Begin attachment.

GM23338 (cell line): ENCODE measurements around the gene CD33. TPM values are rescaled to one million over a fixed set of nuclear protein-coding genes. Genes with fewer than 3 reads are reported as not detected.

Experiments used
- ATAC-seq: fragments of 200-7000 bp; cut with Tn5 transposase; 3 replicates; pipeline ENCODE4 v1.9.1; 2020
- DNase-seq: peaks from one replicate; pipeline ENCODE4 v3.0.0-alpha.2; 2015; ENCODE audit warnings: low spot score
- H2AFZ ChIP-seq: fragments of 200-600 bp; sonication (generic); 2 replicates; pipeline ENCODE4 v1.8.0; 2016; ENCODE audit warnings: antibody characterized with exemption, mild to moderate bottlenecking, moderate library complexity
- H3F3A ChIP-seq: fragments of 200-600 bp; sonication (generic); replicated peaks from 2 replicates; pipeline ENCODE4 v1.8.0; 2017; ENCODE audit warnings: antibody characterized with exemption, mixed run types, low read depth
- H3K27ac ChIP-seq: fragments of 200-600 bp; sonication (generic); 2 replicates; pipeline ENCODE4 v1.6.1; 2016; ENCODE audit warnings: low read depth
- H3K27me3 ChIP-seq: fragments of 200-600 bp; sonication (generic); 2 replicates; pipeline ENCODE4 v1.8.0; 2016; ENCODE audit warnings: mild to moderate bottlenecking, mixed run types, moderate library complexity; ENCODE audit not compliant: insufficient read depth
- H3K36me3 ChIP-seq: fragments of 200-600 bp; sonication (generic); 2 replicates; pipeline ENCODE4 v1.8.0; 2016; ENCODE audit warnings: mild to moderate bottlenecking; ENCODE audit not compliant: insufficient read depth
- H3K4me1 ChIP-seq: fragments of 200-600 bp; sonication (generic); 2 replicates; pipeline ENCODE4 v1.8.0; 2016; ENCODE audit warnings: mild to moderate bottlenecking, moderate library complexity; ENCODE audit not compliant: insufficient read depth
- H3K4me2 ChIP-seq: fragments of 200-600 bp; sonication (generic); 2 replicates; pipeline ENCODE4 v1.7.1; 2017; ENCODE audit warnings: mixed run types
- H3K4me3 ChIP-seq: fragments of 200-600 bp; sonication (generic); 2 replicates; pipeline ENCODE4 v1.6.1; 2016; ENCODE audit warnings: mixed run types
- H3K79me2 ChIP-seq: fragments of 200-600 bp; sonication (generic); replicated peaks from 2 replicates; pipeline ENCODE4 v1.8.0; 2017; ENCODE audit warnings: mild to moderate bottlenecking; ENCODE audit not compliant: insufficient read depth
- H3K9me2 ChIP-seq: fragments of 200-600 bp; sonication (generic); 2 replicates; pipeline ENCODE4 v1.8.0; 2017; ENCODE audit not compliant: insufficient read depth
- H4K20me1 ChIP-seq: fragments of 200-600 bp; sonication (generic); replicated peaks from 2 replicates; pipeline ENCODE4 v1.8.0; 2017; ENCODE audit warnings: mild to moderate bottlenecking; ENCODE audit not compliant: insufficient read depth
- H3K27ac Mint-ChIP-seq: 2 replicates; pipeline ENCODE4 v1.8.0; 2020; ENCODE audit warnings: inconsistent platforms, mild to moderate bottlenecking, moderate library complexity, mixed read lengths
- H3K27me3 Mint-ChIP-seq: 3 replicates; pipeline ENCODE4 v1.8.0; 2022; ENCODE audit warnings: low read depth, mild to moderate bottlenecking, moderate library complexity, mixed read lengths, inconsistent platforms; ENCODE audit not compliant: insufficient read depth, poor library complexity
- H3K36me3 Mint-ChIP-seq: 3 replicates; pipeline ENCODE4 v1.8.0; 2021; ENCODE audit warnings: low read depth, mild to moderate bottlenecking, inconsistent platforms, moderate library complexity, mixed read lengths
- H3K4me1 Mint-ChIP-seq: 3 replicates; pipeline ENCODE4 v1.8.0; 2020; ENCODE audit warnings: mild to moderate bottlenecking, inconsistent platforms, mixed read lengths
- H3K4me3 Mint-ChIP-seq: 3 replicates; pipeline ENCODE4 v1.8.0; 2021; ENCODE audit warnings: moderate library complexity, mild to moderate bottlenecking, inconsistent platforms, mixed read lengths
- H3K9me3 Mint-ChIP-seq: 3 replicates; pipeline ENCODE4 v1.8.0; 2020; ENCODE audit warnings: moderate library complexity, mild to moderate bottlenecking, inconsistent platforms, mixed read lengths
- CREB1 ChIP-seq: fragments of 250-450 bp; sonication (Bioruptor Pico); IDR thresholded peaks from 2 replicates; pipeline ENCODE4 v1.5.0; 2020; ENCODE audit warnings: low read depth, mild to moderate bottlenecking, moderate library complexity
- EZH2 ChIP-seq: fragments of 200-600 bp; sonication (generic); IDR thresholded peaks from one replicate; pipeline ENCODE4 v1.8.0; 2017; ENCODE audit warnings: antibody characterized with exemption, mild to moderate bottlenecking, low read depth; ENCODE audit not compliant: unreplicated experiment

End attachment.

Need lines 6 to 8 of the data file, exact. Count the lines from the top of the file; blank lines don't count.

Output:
- H3F3A ChIP-seq: fragments of 200-600 bp; sonication (generic); replicated peaks from 2 replicates; pipeline ENCODE4 v1.8.0; 2017; ENCODE audit warnings: antibody characterized with exemption, mixed run types, low read depth
- H3K27ac ChIP-seq: fragments of 200-600 bp; sonication (generic); 2 replicates; pipeline ENCODE4 v1.6.1; 2016; ENCODE audit warnings: low read depth
- H3K27me3 ChIP-seq: fragments of 200-600 bp; sonication (generic); 2 replicates; pipeline ENCODE4 v1.8.0; 2016; ENCODE audit warnings: mild to moderate bottlenecking, mixed run types, moderate library complexity; ENCODE audit not compliant: insufficient read depth